Carnival Shows a Crisis Plan is a "Need to Have," not a "Nice to Have"
As I write this, more than 4,000 poor souls have finally arrived on land after being trapped on a broken cruise ship with minimal food, water, and sanitation and no air conditioning for days after they were supposed to dock. The Carnival Triumph towing of this ship to Mobile, Alabama was on the 24-hour news stations daily. The media gathered at the pier in Mobile waiting for them to arrive, which finally came late last night. Any news reporter who could grab a tweet or a line or two from a passenger (who found scarce connectivity on-board) or a loved one anxiously waiting for the prisoners to be freed, ran like crazy with it.
And if you looked at Carnival Cruise Lines' web site during the ordeal, you'd have found a pretty paltry amount of information about the issue and the current status. There was an apology from the CEO and the addition of an extra $500 per person compensation offer, which is added to the covering of their cruise fees (excluding gift shop and casino fees, which adds insult to injury, it seems) and the transportation home for these weary and abused passengers. There was no up-to-the-minute FAQ for anyone who was trying to find out what was happening to their family members and friends trapped on the ship. There was no number listed for people to call for more information. It was bare bones at best.
Freelancer Frances Coleman wrote a great piece noting the importance of handling this type of situation the right way, as U.S. Airways did when the biggest story of their scary forced landing on the Hudson River became more about the bravery of Sully Sullenberger -- seemingly a great representation of their pilot core -- rather than about why the plane had to crash land. She asks why Carnival didn't recognize that they needed an expert front and center answering questions, reassuring everyone, reporting minute by minute what was happening to dispel fears and concerns.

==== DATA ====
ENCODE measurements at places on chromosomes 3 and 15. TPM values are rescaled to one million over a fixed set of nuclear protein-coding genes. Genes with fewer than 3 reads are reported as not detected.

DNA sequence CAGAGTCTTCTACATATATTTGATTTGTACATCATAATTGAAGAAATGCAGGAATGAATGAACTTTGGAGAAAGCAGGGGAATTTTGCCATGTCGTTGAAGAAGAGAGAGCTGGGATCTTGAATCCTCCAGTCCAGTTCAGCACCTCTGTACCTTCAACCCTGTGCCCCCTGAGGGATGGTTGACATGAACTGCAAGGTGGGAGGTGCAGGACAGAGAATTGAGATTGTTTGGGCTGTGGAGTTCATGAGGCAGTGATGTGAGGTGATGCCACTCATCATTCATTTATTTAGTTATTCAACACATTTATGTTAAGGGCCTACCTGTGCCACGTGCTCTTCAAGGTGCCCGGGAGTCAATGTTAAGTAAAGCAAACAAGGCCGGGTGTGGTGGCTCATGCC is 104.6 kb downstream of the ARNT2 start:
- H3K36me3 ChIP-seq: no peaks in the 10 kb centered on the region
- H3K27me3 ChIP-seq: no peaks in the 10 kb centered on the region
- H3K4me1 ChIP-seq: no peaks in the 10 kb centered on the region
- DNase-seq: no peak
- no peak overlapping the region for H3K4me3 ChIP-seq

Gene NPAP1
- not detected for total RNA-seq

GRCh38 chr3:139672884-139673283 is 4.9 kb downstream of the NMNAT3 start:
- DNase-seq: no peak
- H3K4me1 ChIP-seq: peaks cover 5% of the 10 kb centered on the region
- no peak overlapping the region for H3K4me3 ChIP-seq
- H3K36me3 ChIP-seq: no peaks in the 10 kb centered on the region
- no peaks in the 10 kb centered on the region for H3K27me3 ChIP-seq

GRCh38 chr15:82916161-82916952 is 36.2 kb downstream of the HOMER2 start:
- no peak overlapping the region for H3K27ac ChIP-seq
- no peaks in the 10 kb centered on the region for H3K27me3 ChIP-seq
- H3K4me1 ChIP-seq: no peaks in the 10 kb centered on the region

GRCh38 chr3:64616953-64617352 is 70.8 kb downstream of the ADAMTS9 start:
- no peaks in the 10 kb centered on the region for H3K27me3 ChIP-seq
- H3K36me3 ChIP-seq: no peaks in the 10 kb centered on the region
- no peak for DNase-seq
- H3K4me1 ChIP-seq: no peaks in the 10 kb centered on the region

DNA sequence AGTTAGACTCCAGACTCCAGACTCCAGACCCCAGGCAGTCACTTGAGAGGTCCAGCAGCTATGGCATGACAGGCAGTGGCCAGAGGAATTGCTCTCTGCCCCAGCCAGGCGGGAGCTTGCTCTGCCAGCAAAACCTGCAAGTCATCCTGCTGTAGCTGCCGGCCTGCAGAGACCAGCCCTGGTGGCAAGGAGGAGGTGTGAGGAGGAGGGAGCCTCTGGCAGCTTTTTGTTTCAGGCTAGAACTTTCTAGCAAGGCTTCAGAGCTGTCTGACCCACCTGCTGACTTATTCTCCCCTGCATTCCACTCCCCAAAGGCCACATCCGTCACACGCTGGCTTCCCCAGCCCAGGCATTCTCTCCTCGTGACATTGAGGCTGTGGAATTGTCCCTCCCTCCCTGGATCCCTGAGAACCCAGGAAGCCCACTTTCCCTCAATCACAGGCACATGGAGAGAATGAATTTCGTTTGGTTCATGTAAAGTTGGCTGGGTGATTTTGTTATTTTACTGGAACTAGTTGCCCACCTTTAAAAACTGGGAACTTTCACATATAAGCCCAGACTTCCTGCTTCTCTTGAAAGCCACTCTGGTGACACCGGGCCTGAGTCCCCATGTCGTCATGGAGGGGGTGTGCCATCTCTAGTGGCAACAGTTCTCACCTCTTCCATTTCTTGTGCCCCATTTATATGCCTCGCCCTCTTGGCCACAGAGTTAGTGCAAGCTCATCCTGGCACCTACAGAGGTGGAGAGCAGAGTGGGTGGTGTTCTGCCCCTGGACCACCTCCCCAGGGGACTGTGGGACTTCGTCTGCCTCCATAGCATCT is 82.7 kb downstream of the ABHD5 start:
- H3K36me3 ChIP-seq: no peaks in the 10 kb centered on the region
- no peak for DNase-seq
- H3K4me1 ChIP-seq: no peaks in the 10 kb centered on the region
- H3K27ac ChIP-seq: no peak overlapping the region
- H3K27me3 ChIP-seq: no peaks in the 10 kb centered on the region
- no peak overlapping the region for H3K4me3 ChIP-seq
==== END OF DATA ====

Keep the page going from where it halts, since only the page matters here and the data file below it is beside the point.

Coleman was singing to the choir here with this statement:
"Public relations is one of those jobs that sounds deceptively easy, as if all you have to have is a sparkly personality and the ability to write a coherent news release. But effective PR is so much more than smiling brightly and handing out fact sheets. It's understanding what people want and need to know, and then utilizing the media to give it to them. It's projecting an aura of confidence and competence. It's being willing to answer every reporter's question, no matter how long it takes or how silly or uninformed the question sounds, without losing patience. It's about putting human faces on a crisis.
"Most of all, though, public relations is about getting out in front of, and controlling the story -- not in a negative way, but by cooperating with authorities, immersing the media in information and demonstrating to the public that you're not worried about your image but, rather, are focusing on making things right."
The biggest learning experience from this disaster -- other than to avoid Carnival Cruise Lines until they can prove you shouldn't -- is that every company needs an effective crisis communications plan that is in place and up to date. The plan should include the right front person who will handle it 24/7, representing the company and working toward a resolution and repairing the brand. Given the way Carnival has handled this crisis, they will have years of negative publicity and ill will to dig through to even recover, let alone repair its brand.
Why is it, do you think, that so many companies don't make a crisis communications plan a priority?